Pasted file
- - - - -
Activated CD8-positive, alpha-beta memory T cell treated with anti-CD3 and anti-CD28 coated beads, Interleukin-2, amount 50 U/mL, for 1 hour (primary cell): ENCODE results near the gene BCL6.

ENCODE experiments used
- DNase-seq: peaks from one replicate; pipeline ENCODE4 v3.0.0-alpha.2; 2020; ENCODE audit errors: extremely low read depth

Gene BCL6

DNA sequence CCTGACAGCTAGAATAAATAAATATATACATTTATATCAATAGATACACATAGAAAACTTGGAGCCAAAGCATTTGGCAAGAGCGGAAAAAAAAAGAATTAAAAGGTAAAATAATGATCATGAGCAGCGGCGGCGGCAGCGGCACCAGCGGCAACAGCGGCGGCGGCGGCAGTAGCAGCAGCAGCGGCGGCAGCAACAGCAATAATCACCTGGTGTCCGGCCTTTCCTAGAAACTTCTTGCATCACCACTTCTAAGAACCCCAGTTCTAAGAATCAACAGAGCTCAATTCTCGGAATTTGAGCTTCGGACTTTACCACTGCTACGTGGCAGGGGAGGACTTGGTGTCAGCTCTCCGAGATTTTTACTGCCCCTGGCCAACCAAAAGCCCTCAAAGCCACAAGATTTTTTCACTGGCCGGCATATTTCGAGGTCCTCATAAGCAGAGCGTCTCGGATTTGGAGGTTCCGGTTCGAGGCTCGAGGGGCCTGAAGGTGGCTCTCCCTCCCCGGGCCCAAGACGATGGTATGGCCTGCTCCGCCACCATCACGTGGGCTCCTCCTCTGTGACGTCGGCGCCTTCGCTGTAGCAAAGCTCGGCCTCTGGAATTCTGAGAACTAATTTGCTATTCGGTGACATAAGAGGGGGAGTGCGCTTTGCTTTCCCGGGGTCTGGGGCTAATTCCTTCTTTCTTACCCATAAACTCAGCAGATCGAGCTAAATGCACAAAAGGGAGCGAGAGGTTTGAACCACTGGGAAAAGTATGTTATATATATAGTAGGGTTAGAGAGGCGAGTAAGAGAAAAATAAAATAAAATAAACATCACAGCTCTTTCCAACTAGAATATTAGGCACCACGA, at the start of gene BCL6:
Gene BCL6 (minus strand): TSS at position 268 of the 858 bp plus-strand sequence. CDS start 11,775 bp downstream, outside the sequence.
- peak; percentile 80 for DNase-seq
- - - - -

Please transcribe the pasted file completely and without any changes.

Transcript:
Activated CD8-positive, alpha-beta memory T cell treated with anti-CD3 and anti-CD28 coated beads, Interleukin-2, amount 50 U/mL, for 1 hour (primary cell): ENCODE results near the gene BCL6.

ENCODE experiments used
- DNase-seq: peaks from one replicate; pipeline ENCODE4 v3.0.0-alpha.2; 2020; ENCODE audit errors: extremely low read depth

Gene BCL6

DNA sequence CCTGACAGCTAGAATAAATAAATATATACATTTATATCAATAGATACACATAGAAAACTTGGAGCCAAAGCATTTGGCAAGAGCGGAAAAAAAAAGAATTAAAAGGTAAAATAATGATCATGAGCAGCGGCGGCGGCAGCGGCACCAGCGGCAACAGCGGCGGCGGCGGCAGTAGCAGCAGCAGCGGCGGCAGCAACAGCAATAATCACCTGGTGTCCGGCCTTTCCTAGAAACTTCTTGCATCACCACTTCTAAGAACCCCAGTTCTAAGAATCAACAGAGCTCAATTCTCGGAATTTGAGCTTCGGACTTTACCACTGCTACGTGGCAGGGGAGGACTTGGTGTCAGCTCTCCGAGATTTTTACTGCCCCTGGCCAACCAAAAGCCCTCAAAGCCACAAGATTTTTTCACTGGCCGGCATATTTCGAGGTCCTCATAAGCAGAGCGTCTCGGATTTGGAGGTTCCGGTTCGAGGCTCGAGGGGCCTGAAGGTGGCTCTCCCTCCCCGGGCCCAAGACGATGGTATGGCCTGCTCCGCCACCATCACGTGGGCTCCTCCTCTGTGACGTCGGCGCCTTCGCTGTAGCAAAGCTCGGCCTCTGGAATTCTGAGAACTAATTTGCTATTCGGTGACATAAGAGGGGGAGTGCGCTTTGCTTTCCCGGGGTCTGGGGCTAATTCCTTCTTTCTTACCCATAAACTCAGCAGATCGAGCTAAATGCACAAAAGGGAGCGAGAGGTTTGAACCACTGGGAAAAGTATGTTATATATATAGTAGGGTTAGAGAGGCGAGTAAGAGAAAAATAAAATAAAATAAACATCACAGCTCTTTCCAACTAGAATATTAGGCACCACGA, at the start of gene BCL6:
Gene BCL6 (minus strand): TSS at position 268 of the 858 bp plus-strand sequence. CDS start 11,775 bp downstream, outside the sequence.
- peak; percentile 80 for DNase-seq